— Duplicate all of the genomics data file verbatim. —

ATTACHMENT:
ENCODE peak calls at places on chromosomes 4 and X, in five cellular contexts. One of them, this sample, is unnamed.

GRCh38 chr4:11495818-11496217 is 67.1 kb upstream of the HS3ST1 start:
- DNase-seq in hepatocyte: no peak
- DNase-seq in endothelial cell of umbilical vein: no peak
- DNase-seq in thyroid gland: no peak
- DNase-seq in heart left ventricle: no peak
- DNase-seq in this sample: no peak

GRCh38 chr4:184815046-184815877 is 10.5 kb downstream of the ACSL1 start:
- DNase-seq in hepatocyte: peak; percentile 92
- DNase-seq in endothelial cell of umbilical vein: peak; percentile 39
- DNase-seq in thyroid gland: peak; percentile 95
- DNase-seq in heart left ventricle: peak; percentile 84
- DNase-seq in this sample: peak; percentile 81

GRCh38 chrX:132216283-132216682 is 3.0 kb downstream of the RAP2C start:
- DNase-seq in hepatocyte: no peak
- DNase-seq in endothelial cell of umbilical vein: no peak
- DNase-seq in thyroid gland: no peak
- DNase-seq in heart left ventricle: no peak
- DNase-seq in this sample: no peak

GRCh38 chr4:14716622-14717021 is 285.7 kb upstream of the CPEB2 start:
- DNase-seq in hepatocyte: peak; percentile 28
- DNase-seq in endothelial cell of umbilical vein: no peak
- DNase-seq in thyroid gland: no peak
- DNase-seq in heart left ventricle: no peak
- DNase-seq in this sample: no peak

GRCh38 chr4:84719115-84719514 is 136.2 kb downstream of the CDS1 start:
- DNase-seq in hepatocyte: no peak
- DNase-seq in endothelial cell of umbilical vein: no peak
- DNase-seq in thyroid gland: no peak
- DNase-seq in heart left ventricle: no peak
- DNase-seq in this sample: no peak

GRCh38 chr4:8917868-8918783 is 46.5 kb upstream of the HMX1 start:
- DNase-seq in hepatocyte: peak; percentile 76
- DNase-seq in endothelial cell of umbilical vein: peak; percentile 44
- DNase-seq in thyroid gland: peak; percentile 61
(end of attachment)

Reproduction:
ENCODE peak calls at places on chromosomes 4 and X, in five cellular contexts. One of them, this sample, is unnamed.

GRCh38 chr4:11495818-11496217 is 67.1 kb upstream of the HS3ST1 start:
- DNase-seq in hepatocyte: no peak
- DNase-seq in endothelial cell of umbilical vein: no peak
- DNase-seq in thyroid gland: no peak
- DNase-seq in heart left ventricle: no peak
- DNase-seq in this sample: no peak

GRCh38 chr4:184815046-184815877 is 10.5 kb downstream of the ACSL1 start:
- DNase-seq in hepatocyte: peak; percentile 92
- DNase-seq in endothelial cell of umbilical vein: peak; percentile 39
- DNase-seq in thyroid gland: peak; percentile 95
- DNase-seq in heart left ventricle: peak; percentile 84
- DNase-seq in this sample: peak; percentile 81

GRCh38 chrX:132216283-132216682 is 3.0 kb downstream of the RAP2C start:
- DNase-seq in hepatocyte: no peak
- DNase-seq in endothelial cell of umbilical vein: no peak
- DNase-seq in thyroid gland: no peak
- DNase-seq in heart left ventricle: no peak
- DNase-seq in this sample: no peak

GRCh38 chr4:14716622-14717021 is 285.7 kb upstream of the CPEB2 start:
- DNase-seq in hepatocyte: peak; percentile 28
- DNase-seq in endothelial cell of umbilical vein: no peak
- DNase-seq in thyroid gland: no peak
- DNase-seq in heart left ventricle: no peak
- DNase-seq in this sample: no peak

GRCh38 chr4:84719115-84719514 is 136.2 kb downstream of the CDS1 start:
- DNase-seq in hepatocyte: no peak
- DNase-seq in endothelial cell of umbilical vein: no peak
- DNase-seq in thyroid gland: no peak
- DNase-seq in heart left ventricle: no peak
- DNase-seq in this sample: no peak

GRCh38 chr4:8917868-8918783 is 46.5 kb upstream of the HMX1 start:
- DNase-seq in hepatocyte: peak; percentile 76
- DNase-seq in endothelial cell of umbilical vein: peak; percentile 44
- DNase-seq in thyroid gland: peak; percentile 61